Introduction: Cyber Risks and Data Breaches at Your Store
What a Data Breach Means for a Retailer
Unless you're a tech expert, you might be uncertain about what exactly a data breach is. No worries. Data breaches occur when an unauthorized person gains access to your data. We'll explain how this can occur in the section "What Are Data Breaches?" For now, you should know that criminals can break into your data through many channels, ranging from sophisticated cyber attacks to dumb tricks like guessing your password.
In addition, your employees can access sensitive data when it's not adequately protected. Employee-led breaches may be accidental or malicious; either way, they have the potential to hurt your business.
For retailers, data breaches are costly. After a breach, you'll have to pay for all kinds of services, upgrades, and other costs that come with cleaning up 21st-century theft and fraud. These costs include…
- Credit monitoring services for your customers (to prevent identity theft).
- IT professionals to investigate the incident and find where the breach occurred.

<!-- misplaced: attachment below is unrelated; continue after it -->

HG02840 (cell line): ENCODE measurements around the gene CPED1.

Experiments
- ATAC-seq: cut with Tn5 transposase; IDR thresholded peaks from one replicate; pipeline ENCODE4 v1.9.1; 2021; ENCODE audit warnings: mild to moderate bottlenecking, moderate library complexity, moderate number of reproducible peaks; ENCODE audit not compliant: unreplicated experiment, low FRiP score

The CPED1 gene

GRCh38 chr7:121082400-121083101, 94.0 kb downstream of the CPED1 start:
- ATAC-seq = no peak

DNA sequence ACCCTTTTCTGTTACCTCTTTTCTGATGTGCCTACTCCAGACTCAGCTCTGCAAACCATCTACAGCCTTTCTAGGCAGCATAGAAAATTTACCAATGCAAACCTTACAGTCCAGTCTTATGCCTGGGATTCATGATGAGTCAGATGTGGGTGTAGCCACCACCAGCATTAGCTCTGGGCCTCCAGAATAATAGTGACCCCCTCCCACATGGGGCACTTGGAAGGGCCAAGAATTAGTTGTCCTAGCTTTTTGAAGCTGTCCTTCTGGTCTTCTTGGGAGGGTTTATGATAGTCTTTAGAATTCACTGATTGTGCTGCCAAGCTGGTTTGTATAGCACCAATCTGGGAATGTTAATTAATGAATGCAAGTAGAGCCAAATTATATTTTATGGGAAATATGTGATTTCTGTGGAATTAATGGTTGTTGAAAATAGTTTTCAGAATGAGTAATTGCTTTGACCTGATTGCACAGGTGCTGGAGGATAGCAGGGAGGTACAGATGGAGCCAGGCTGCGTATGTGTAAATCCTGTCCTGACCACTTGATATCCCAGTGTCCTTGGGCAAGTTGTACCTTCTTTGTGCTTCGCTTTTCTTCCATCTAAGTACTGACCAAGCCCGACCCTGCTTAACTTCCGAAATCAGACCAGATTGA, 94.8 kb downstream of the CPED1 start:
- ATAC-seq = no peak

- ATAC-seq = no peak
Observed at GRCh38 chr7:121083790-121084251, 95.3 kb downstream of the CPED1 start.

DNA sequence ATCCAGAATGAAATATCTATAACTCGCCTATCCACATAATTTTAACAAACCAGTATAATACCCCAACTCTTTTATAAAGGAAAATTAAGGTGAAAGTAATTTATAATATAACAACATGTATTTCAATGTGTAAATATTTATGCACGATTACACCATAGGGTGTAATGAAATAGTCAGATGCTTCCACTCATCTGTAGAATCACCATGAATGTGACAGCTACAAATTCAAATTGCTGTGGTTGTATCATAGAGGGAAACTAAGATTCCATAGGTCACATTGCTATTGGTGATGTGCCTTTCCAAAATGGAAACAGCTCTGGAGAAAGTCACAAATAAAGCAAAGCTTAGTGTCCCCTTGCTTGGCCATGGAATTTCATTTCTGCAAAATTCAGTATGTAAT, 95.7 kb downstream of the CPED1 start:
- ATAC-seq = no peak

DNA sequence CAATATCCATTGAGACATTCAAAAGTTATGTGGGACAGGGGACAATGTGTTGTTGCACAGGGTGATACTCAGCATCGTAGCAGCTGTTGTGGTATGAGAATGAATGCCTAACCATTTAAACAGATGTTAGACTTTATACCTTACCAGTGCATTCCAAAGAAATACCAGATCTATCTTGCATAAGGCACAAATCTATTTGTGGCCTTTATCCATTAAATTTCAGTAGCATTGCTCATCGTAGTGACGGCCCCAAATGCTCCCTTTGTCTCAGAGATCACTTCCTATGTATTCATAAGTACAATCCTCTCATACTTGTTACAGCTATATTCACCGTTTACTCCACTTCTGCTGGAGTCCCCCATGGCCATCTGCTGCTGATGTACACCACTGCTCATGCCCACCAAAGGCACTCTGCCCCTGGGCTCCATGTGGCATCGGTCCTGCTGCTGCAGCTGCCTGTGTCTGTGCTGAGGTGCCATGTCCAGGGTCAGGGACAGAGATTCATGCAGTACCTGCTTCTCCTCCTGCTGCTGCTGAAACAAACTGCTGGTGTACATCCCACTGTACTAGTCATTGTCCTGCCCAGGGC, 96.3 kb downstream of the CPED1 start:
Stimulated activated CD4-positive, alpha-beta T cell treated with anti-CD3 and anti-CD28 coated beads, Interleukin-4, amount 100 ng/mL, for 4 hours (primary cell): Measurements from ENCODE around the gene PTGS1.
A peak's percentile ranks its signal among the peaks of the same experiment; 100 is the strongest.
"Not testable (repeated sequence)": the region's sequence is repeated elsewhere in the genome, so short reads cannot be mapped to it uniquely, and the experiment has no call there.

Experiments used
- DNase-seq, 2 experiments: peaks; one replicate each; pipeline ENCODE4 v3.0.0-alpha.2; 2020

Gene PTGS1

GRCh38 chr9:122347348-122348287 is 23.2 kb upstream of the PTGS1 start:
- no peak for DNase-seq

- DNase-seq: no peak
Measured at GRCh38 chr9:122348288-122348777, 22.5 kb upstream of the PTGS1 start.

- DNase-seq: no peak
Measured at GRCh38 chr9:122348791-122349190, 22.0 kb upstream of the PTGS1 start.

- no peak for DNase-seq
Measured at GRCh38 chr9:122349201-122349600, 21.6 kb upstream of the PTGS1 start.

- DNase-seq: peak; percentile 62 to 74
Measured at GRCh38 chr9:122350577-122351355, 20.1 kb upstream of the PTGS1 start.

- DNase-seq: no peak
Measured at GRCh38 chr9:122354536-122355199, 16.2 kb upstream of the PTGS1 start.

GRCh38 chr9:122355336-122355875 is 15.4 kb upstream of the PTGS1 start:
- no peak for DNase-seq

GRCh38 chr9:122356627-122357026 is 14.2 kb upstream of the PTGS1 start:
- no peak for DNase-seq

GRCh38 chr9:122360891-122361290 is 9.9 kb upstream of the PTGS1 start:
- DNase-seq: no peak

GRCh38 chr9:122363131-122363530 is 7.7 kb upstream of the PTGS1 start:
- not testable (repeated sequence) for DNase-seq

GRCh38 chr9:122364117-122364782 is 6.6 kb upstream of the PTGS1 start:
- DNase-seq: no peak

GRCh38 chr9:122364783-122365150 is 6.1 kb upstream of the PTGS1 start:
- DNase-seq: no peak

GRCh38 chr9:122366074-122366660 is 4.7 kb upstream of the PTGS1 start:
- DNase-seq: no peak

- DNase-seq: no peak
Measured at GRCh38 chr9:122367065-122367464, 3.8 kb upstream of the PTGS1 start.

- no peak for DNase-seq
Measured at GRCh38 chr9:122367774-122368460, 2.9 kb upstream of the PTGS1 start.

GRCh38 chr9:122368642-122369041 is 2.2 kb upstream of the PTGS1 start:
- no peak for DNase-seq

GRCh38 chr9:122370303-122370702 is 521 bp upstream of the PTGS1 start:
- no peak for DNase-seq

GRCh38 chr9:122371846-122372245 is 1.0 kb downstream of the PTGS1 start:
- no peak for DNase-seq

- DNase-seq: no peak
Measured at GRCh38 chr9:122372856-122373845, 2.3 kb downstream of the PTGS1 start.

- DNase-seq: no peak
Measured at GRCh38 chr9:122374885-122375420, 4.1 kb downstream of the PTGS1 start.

- Crisis management.
- The cost to notify customers whose data may have been stolen.
And there's more. A store might have thousands of customers. Imagine having to deal with all those complaints and questions. The amount of time you'll spend responding to a breach will be a huge drain on your business. In fact, according to a report by Experian , 60 percent of hacked small businesses close up shop within six months.
It should be no surprise to learn that data breaches can be devastating for a retailer's reputation. That's especially the case for small businesses. You're working to attract new customers to your business, but a breach could be enough to convince even your most loyal customers to shop elsewhere.
6 out of 10 small businesses that are hacked close within six months.
Next: Is There Any Good News About Data Breaches?